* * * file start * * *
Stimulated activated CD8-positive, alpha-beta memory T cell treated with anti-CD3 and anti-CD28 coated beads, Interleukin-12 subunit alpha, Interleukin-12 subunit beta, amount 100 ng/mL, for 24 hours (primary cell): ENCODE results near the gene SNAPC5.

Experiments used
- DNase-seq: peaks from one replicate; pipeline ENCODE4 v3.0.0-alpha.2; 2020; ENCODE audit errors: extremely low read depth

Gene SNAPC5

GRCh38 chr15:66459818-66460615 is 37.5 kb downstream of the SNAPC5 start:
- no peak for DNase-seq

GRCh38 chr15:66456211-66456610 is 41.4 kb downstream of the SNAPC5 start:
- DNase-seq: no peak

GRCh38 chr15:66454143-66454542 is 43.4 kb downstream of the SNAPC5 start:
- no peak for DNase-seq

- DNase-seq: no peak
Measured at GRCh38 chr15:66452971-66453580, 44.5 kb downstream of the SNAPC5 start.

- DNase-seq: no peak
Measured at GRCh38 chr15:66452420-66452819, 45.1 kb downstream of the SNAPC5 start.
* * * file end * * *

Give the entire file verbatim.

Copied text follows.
Stimulated activated CD8-positive, alpha-beta memory T cell treated with anti-CD3 and anti-CD28 coated beads, Interleukin-12 subunit alpha, Interleukin-12 subunit beta, amount 100 ng/mL, for 24 hours (primary cell): ENCODE results near the gene SNAPC5.

Experiments used
- DNase-seq: peaks from one replicate; pipeline ENCODE4 v3.0.0-alpha.2; 2020; ENCODE audit errors: extremely low read depth

Gene SNAPC5

GRCh38 chr15:66459818-66460615 is 37.5 kb downstream of the SNAPC5 start:
- no peak for DNase-seq

GRCh38 chr15:66456211-66456610 is 41.4 kb downstream of the SNAPC5 start:
- DNase-seq: no peak

GRCh38 chr15:66454143-66454542 is 43.4 kb downstream of the SNAPC5 start:
- no peak for DNase-seq

- DNase-seq: no peak
Measured at GRCh38 chr15:66452971-66453580, 44.5 kb downstream of the SNAPC5 start.

- DNase-seq: no peak
Measured at GRCh38 chr15:66452420-66452819, 45.1 kb downstream of the SNAPC5 start.